The menu at Café Cravings, sister restaurant to Cravings Wine Bar & Grille, is in essence an encyclopedia of classic American cuisine. There are the sandwiches, which run the gamut from crisp BLTs and triple-decker clubs to the sizzling, strawberry-kissed Monte Cristo. There are the soups, which fill sourdough bread bowls, and the rotating selection of quiches. But most impressive has to be the breakfast. The 25-strong selection is served all day, ensuring that even those who wake up late or have their watch on backward get a bite of fluffy, ham-stuffed Denver omelets and apple-walnut pancakes topped with maple butter.
The eight-page dessert menu is no slouch either. Those who call ahead get their pick of whole cakes, tarts, cobblers, pies, cheesecakes, and other sugar-laden delicacies, which they can pick up inside or at the convenient drive-through window.
A silvery wand dips into a carafe of fresh milk, which will be used to form the foam that tops a steamy cappuccino. The smell of freshly brewed Arabica beans wafts through the air, countered by the buttery aroma of a crepe cooking on a circular griddle. Serving up sandwiches at lunch as well as sweet and savory crepes for breakfast, the staffers at Brix Coffee offer visitors a taste of Europe without the unpleasant aftertaste caused by chewing on a map. After meals, the café's daily-made custard can be blended into shakes and smoothies or scooped into sundaes or waffle cones.
At the suggestion of her son, Mary Hogan-Bard named her coffee shop Claddagh Coffee. The name (pronounced kla'-dah) is an Irish symbol of two hands holding a crowned heart. It signifies love, friendship, and loyalty—qualities embodied by the West End cafe. The hands-and-heart logo appears on everything from windows to tees, and its meaning comes alive as baristas cheerfully craft Midwestern-roasted coffee, espresso drinks, and Irish-themed specialties. An espresso drink named Ceili (Gaelic for "dance") combines caramelized pineapple puree with coconut-cream milk foam. Foodsmiths prepare breakfast pastries, small plates, and paninis with organic ingredients, and hosts lead events including live concerts and book discussions. Large umbrellas, which can also be used to accent very large tiki drinks, shade the outdoor patio. Catering is available.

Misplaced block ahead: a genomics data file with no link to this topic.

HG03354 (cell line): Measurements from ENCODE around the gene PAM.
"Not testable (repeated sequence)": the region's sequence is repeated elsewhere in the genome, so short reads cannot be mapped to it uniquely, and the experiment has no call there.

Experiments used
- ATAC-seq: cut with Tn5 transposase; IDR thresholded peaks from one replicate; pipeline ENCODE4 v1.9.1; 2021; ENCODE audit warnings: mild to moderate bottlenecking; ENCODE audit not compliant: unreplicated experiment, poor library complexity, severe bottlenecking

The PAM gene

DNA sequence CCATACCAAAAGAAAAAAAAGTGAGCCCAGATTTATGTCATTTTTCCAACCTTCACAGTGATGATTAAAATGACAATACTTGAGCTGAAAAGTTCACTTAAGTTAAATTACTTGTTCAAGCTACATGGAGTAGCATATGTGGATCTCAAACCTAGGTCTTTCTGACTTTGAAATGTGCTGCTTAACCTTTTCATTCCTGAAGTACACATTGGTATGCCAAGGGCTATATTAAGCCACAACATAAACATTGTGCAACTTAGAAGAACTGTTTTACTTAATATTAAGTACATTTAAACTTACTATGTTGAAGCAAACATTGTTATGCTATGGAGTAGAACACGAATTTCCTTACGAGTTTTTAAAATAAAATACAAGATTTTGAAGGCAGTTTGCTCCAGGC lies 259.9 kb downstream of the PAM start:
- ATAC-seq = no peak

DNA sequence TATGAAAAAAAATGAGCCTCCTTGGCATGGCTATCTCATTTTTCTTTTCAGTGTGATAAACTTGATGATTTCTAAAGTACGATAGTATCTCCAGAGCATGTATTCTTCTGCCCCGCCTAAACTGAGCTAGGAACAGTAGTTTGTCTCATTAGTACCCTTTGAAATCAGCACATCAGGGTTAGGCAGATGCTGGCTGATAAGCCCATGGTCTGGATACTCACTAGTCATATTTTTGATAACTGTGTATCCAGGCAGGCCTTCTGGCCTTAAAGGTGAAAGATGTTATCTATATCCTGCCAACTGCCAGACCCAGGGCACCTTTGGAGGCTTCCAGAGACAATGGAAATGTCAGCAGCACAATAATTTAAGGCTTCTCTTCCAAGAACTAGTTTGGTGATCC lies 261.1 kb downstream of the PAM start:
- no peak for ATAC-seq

Though inspired by the northern California cafés of the early 1980s, Espresso Royale fits right in with Michigan’s modern coffee drinkers—in 2014 readers of The Michigan Daily voted it Best Coffee Shop for the fifth year in a row. Their coffees include a house blend developed in 1987, which has since been joined by a seasonally appropriate autumn spice blend and a southern Italian-style espresso called Napoli. Royale's customers also clamor to the counter for favorites such as raspberry mochas, mint hot chocolates, and ginger dragon, a tea layered with fresh lemon and steeped ginger root that can be served iced or heated by a dragon named Ginger.
While living in China, Master Chef Yang learned how to sauté, season, and stir-fry every dish at Cafe 99. His menu honors Chinese culinary traditions, with entrees paying homage to regional cuisines Yang sampled while traveling through the country. After each trip, he hand-picked region-specific foods to comprises dishes such as whole halibut stewed in wild chili sauce, mandarin beef with golden garlic, sizzling steak in black pepper sauce, giant walnut shrimp, and a chrysanthemum sole fillet in tomato sauce, a 2012 Taste of Chanhassen Grand Prize winner. In addition to popular items such as sweet-and-sour chicken and vegetable lo mein, he also uses his culinary talents to showcase some of China's more exotic ingredients and flavor combinations, such as wild sea cucumber or beef tendon in chili sauce.
No matter what you order, the eatery's no-frills decor allows these colorful dishes to be the stars of every visit. Those eager to sample more exotic flavor combinations can visit Tian Jin, Cafe 99's sister restaurant, which was also featured in Mpls.St.Paul Magazine.
The founder of Finnish Bistro, who moved to the United States from Finland decades ago, recently passed the torch to a new owner, Sandra Weise. With the same care for authenticity that the restaurant’s founder brought to bear, Sandra curates a menu full of fresh fish, lefse flatbreads, and Finnish-style baked goods—as well as sundry continental, European offerings. A robust selection of traditional delights includes pickled herring, beets, and cucumbers, as well as smoked salmon, salami, and spicy reindeer sausage.
Patrons can peruse fresh-baked goods on display in glass cases, ranging from the familiar—donuts—to the more unique—their signature almond kringlers and gluten-free flourless tortes. When the weather is nice, guests can sit outside to enjoy Finnish eats and listen to the wind whisper about its recent trip to Europe.